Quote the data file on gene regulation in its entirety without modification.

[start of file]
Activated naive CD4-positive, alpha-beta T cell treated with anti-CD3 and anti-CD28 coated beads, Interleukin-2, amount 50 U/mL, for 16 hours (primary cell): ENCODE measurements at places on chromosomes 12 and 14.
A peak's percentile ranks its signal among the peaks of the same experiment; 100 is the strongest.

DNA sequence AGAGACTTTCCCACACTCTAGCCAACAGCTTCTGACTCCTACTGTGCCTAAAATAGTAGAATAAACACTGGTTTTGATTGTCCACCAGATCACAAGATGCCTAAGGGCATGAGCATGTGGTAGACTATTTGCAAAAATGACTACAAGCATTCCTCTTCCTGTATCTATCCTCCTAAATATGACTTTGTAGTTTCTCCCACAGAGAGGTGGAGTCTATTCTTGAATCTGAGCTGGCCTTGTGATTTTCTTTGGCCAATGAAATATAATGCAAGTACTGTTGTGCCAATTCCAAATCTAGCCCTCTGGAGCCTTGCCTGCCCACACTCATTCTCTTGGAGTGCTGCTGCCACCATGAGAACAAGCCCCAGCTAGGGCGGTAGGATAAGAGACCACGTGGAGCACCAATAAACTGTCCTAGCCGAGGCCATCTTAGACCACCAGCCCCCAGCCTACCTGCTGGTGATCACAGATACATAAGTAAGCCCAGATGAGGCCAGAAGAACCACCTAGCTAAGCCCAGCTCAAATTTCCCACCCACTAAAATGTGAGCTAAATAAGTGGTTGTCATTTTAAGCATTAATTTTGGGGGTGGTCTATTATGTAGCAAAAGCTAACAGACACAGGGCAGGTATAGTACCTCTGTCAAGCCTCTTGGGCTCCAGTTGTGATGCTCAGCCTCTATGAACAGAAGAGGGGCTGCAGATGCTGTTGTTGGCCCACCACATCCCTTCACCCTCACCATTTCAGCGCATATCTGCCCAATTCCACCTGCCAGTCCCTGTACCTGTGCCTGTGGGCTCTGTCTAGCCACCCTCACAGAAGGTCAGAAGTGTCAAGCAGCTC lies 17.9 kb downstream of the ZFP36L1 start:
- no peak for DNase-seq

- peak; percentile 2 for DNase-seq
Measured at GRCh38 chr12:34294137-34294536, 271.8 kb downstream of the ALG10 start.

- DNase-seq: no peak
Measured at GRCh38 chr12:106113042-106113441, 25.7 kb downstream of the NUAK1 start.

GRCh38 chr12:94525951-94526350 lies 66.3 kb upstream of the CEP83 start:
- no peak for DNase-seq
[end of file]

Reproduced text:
Activated naive CD4-positive, alpha-beta T cell treated with anti-CD3 and anti-CD28 coated beads, Interleukin-2, amount 50 U/mL, for 16 hours (primary cell): ENCODE measurements at places on chromosomes 12 and 14.
A peak's percentile ranks its signal among the peaks of the same experiment; 100 is the strongest.

DNA sequence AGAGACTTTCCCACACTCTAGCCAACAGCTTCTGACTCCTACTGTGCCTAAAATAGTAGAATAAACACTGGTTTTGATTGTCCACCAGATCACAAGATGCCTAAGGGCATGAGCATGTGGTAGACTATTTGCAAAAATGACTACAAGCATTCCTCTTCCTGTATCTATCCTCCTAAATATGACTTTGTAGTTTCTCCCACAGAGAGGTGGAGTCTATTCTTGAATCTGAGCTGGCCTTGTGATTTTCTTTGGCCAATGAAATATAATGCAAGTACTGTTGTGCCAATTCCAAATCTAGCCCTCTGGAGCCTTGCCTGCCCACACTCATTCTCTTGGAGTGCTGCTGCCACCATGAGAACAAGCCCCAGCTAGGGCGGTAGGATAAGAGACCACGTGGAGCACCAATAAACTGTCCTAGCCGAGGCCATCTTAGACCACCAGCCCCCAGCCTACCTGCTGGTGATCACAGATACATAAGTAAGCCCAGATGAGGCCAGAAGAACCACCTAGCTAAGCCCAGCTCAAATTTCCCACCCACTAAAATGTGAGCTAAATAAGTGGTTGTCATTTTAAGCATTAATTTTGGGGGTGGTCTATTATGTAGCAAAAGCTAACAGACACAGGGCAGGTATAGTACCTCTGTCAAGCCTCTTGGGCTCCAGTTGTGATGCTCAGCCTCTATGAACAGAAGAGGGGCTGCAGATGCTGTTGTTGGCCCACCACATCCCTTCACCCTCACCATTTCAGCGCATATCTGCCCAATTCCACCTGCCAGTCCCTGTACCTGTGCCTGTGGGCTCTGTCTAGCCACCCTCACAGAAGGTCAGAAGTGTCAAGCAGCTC lies 17.9 kb downstream of the ZFP36L1 start:
- no peak for DNase-seq

- peak; percentile 2 for DNase-seq
Measured at GRCh38 chr12:34294137-34294536, 271.8 kb downstream of the ALG10 start.

- DNase-seq: no peak
Measured at GRCh38 chr12:106113042-106113441, 25.7 kb downstream of the NUAK1 start.

GRCh38 chr12:94525951-94526350 lies 66.3 kb upstream of the CEP83 start:
- no peak for DNase-seq